The article also focuses on the link between NDAA and the possibility the work of WikiLeaks and Anonymous might, in the future, constitute terrorist activity:

    “This may not seem to have anything to do with the Internet”, he writes of the NDAA, “until you think about groups like Anonymous and Wikileaks. Could Anonymous (or groups within Anonymous) attacking credit card operators, the threatening the NYSE, law enforcement organizations, or other organizations constitute terrorist activity? Similarly, would Wikileaks’ publication of classified U.S. diplomatic cables constitute terrorist activity? Suddenly, everyday Internet users speaking up in support of groups like Anonymous and Wikileaks might find themselves accused of aiding and facilitating terrorists. Similarly, if U.S. authorities decide these or similar groups’ activities constitute terrorism, members or alleged members might find themselves shipped to Guantanamo. No trial, no process, no appeal.”



Day of Action Against Guantanamo

2011-08-24 #WikiLeaks releases 55 thousand cables and asks citizens to analyze them in #wlfind hashtag

Wikileaks releases 55 thousand cables from the U.S. embassies in Iran, Afghanistan, Israel, Russia, and Venezuela, among others. Through their official channels they asked for citizen participation in analyzing them. They also asked that they post their finds by sending them to @wikileaks on Twitter under the hashtag #wlfind. You can take a look at the cables yourself by visiting this link: http://wikileaks.org/tag/TU_0.html or http://www.cablegatesearch.net/search.php.

As a consequence of this release, Wikileak's Californian DNS hoster, Dynadot, "has received a PATRIOT act production order for information on Julian Assange", according to their website. It also mentioned that it had been complied and that "the production order seeks all available information on Julian Assange and WikiLeaks, for the US grand jury in Alexandria, Washington."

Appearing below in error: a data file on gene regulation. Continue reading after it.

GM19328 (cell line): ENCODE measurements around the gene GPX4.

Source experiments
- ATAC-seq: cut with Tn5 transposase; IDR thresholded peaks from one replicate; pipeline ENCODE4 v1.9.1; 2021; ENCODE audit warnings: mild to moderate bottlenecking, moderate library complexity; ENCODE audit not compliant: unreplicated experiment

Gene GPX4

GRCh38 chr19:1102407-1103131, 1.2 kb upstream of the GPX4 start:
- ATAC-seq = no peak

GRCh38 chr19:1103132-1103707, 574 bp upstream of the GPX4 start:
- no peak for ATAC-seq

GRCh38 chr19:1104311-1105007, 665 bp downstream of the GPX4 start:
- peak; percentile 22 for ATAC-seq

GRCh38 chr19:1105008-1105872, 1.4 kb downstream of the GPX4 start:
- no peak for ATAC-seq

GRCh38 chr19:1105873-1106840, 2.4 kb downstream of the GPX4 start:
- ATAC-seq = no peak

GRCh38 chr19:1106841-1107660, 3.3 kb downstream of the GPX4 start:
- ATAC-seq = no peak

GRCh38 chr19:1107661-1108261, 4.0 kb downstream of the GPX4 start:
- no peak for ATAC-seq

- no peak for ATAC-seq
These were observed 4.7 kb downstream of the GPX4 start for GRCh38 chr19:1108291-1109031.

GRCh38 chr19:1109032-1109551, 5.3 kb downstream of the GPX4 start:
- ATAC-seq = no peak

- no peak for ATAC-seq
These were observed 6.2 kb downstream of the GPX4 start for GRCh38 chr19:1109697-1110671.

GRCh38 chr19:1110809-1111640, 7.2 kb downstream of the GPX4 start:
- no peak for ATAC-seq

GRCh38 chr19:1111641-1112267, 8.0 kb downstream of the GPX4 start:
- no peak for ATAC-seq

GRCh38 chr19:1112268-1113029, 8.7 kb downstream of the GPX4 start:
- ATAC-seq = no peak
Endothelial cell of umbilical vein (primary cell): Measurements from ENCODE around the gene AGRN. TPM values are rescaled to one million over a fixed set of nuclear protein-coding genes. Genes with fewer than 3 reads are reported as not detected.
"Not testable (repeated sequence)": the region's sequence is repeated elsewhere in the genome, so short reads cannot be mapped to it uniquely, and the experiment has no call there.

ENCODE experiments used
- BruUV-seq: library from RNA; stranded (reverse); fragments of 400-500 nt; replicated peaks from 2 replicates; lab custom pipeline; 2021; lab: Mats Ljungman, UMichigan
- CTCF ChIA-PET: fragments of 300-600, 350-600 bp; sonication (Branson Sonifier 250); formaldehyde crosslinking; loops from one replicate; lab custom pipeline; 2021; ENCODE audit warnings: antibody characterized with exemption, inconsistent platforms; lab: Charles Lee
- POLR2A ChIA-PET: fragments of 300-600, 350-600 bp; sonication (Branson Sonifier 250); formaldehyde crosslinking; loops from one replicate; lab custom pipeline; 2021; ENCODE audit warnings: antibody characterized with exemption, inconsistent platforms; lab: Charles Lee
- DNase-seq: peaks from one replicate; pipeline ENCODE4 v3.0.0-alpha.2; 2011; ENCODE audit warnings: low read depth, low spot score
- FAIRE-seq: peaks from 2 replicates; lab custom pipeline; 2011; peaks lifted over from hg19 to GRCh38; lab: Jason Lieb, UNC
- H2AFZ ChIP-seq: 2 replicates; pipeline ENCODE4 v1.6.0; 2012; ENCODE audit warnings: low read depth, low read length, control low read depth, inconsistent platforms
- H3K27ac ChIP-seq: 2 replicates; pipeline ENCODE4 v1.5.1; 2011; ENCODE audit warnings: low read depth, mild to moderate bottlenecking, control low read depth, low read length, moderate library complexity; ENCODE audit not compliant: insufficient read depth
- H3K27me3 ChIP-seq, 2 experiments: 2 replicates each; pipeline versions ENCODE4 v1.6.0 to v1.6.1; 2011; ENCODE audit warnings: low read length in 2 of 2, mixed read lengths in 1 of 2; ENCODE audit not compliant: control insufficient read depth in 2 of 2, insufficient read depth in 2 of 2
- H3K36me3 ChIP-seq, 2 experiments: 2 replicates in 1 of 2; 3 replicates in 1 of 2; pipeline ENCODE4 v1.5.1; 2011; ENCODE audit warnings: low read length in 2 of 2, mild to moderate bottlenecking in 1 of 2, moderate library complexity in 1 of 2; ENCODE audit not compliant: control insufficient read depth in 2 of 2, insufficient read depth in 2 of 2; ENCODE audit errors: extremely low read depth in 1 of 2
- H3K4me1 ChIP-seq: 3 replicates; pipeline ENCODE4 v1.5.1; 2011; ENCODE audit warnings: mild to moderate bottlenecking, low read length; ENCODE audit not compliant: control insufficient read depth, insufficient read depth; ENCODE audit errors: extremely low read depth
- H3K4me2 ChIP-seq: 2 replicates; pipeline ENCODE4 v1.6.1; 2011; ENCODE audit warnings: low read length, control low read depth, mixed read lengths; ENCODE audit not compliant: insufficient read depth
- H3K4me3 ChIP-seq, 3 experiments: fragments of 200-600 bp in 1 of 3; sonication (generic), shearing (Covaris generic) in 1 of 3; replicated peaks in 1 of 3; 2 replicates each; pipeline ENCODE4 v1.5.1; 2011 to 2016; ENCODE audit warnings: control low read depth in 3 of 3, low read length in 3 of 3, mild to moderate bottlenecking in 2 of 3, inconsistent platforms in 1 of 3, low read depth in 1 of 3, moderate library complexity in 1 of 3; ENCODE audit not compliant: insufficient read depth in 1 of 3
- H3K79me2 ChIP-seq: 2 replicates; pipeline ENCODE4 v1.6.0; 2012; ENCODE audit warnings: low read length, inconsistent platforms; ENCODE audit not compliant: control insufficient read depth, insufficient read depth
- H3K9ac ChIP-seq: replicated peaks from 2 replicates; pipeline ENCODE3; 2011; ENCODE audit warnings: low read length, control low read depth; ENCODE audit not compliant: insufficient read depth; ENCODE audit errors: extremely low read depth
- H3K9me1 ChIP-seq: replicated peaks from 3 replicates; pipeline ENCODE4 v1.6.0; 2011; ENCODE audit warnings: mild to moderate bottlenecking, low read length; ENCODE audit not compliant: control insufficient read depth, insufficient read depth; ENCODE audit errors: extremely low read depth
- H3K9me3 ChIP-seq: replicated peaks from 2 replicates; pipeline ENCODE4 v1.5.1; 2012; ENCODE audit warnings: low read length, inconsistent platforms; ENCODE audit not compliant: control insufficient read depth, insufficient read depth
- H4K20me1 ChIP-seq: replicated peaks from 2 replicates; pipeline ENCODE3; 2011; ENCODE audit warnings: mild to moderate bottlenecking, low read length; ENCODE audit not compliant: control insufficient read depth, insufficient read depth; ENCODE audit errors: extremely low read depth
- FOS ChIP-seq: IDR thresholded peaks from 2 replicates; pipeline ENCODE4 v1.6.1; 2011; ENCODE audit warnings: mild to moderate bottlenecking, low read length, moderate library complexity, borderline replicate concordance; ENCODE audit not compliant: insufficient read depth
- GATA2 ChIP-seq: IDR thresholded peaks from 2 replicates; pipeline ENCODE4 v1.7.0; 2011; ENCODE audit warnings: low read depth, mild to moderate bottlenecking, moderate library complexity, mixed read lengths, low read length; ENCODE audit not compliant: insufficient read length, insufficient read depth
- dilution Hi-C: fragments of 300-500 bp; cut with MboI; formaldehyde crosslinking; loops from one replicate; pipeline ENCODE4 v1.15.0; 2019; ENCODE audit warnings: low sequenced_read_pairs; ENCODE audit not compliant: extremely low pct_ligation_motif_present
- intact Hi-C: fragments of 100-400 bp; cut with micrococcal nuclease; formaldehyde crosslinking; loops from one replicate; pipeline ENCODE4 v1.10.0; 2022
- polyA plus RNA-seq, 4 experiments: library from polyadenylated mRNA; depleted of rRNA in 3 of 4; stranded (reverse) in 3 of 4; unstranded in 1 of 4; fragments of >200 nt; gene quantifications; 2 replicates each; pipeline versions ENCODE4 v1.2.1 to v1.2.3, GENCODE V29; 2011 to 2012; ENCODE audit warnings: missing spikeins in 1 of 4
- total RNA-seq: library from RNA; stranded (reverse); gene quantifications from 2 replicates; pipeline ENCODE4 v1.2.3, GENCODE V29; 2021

2011-07-25 WikiLeaks Notes: Latest News on #Cablegate Releases & #WikiLeaks

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This is a "WikiLeaks News Update", a daily news update of stories that are obviously related to WikiLeaks and also freedom of information, transparency, cybersecurity, and freedom of expression. All the times are GMT.
New Cables were released today.

02:05 PM Murdoch Leaks is a new website that, as the name indicates, is accepting information on 'wrong doing relating to Rupert Murdoch's affiliated institutions'.

10:40 AM A diplomatic cable from 2009 offers insight into Canada’s approach to foreign policy in Latin America.
Former Australian prime minister John Howard's influence on Canada’s Prime Minister Stephen Harper’s strategy is described in paragraph 2.
(Harper had caused controversy in 2008 when he copied parts of a Howard speech supporting U.S. led invasion of Iraq.)

…"Harper had long been favorably impressed by Australia's ability to exert outsized influence with the U.S. in particular -- and other powers as well -- by emphasizing its relations in its own neighborhood, observed Lambert, who added that PM Harper hoped to gain similar benefits for Canada by increased attention to Latin America and the Caribbean. When forming his second government after the October 2008 election, PM Harper also created the new position of Minister of State for the Americas, naming former journalist and new Conservative MP Peter Kent."